J Integr Plant Biol.

• Research Article •    

The MAX2‐KAI2 module promotes salicylic acid‐mediated immune responses in Arabidopsis

Xiujuan Zheng1, Fangqian Liu1, Xianfeng Yang1, Weiqiang Li2, Sique Chen1, Xinwu Yue1, Qi Jia1 and Xinli Sun1*   

  1. 1. Key Laboratory of Ministry of Education for Genetics, Breeding and Multiple Utilization of Crops, College of Agriculture, Fujian Agriculture & Forestry University, Fuzhou 350002, China
    2. Jilin Da'an Agro‐ecosystem National Observation Research Station, Key Laboratory of Mollisols Agroecology, Northeast Institute of Geography and Agroecology, Chinese Academy of Sciences, Changchun 130102, China
    *Correspondence: Xinli Sun (xinlisun@fafu.edu.cn)
  • Received:2022-08-12 Accepted:2023-01-31 Online:2023-03-17

Abstract: Arabidopsis MORE AXILLARY GROWTH2 (MAX2) is a key component in the strigolactone (SL) and karrikin (KAR) signaling pathways and regulates the degradation of SUPPRESSOR OF MAX2 1/ SMAX1‐like (SMAX1/SMXL) proteins, which are transcriptional co‐repressors that regulate plant architecture, as well as abiotic and biotic stress responses. The max2 mutation reduces resistance against Pseudomonas syringae pv. tomato (Pst). To uncover the mechanism of MAX2‐mediated resistance, we evaluated the resistance of various SL and KAR signaling pathway mutants. The resistance of SL‐deficient mutants and of dwarf 14 (d14) was similar to that of the wild‐type, whereas the resistance of the karrikin insensitive 2 (kai2) mutant was compromised, demonstrating that the KAR signaling pathway, not the SL signaling pathway, positively regulates the immune response. We measured the resistance of smax1 and smxl mutants, as well as the double, triple, and quadruple mutants with max2, which revealed that both the smax1 mutant and smxl6/7/8 triple mutant rescue the low resistance phenotype of max2 and that SMAX1 accumulation diminishes resistance. The susceptibility of smax1D, containing a degradation‐insensitive form of SMAX1, further confirmed the SMAX1 function in the resistance. The relationship between the accumulation of SMAX1/SMXLs and disease resistance suggested that the inhibitory activity of SMAX1 to resistance requires SMXL6/7/8. Moreover, the exogenous application of KAR2 enhanced resistance against Pst, but KAR‐induced resistance depended on salicylic acid (SA) signaling. Inhibition of karrikin signaling delayed SA‐mediated defense responses and inhibited pathogen‐induced protein biosynthesis. Together, we propose that the MAX2–KAI2–SMAX1 complex regulates resistance with the assistance of SMXL6/7/8 and SA signaling and that SMAX1/SMXLs possibly form a multimeric complex with their target transcription factors to fine tune immune responses.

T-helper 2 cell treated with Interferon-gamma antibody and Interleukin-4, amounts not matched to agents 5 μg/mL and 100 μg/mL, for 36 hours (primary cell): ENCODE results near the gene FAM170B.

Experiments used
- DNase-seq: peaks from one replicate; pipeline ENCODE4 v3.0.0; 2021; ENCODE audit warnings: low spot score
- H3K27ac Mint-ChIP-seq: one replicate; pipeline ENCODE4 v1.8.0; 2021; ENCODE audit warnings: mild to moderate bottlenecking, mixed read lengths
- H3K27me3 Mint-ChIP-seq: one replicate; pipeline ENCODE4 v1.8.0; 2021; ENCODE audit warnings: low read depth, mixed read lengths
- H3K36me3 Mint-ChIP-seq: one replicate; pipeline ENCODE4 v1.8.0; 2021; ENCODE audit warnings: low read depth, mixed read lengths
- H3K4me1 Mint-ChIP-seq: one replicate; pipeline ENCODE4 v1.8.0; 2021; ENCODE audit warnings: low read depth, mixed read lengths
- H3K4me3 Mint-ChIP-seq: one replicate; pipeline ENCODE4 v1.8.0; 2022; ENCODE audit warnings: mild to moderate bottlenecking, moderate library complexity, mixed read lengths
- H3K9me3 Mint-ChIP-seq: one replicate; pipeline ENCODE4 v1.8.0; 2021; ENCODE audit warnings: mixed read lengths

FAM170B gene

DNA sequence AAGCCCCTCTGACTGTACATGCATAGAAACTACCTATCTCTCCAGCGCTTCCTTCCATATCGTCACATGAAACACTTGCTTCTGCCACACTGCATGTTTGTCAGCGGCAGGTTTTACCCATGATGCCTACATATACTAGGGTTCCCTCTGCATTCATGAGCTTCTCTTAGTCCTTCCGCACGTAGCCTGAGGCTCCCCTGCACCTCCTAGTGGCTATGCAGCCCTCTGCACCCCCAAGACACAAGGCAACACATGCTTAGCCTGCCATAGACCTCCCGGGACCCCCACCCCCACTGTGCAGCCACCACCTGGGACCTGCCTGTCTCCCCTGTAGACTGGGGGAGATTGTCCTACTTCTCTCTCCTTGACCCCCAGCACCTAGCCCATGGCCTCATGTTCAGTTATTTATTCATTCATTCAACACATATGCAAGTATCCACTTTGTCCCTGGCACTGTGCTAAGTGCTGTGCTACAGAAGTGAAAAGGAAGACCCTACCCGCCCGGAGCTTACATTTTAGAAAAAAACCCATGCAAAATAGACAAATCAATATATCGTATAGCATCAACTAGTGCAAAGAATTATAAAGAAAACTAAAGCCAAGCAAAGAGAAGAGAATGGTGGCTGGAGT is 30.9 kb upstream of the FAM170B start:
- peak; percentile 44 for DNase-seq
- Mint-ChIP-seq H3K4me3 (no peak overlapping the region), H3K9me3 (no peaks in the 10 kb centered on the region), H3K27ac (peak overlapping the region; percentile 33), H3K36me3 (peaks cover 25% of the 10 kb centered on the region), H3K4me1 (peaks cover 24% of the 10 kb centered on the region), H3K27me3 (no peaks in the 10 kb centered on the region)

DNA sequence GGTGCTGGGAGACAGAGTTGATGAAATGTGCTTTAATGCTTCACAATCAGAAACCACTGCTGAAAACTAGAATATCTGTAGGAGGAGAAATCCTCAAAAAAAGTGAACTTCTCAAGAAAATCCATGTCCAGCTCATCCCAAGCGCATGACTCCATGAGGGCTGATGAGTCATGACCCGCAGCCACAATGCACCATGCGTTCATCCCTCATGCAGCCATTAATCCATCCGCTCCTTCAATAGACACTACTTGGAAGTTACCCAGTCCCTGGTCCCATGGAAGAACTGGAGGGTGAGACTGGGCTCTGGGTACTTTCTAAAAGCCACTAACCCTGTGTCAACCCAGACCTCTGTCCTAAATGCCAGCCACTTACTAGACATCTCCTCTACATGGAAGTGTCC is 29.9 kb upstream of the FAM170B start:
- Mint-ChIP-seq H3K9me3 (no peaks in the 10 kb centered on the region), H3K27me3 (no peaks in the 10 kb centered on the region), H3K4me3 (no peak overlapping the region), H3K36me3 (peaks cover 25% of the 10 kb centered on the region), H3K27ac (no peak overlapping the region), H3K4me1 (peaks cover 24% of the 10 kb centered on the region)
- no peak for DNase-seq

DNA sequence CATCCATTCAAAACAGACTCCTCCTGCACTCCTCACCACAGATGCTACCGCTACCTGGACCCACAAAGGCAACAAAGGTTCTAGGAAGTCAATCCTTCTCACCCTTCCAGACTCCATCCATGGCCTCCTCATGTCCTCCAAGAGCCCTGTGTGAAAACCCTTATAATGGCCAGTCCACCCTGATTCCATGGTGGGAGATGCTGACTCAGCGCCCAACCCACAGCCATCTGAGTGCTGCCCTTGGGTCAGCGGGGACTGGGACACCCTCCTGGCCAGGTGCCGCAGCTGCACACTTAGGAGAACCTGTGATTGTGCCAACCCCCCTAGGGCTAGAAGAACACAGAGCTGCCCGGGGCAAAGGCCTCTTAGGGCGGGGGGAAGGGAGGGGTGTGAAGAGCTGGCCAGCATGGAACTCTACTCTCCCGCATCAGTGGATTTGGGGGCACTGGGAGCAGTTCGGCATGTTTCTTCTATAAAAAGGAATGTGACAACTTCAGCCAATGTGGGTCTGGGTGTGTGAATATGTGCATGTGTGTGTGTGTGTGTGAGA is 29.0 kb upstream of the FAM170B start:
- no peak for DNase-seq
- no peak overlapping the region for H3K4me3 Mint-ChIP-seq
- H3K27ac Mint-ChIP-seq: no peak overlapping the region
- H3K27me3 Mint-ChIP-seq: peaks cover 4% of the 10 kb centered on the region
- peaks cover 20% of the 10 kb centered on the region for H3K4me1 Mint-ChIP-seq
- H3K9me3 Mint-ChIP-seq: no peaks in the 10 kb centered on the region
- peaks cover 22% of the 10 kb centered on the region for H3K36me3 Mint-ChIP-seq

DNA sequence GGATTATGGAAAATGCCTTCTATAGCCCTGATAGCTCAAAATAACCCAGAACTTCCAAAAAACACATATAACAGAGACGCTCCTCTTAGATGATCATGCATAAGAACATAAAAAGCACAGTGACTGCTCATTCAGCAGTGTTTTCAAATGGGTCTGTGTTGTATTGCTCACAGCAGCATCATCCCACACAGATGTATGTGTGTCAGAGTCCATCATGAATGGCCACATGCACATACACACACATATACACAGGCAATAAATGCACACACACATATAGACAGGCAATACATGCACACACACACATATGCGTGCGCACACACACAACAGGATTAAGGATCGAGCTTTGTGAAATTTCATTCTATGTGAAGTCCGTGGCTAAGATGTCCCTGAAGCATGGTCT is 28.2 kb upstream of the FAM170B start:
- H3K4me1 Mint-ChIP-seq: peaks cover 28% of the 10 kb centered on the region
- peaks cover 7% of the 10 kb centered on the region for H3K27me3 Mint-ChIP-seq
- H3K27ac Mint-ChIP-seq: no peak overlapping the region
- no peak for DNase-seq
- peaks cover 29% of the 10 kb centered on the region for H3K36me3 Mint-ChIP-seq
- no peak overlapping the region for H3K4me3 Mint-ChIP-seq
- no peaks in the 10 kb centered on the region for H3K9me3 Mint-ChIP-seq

Key words: degradation, immunity, karrikin, pathway, strigolactone, SMAX1/SMXLs, transcription factor

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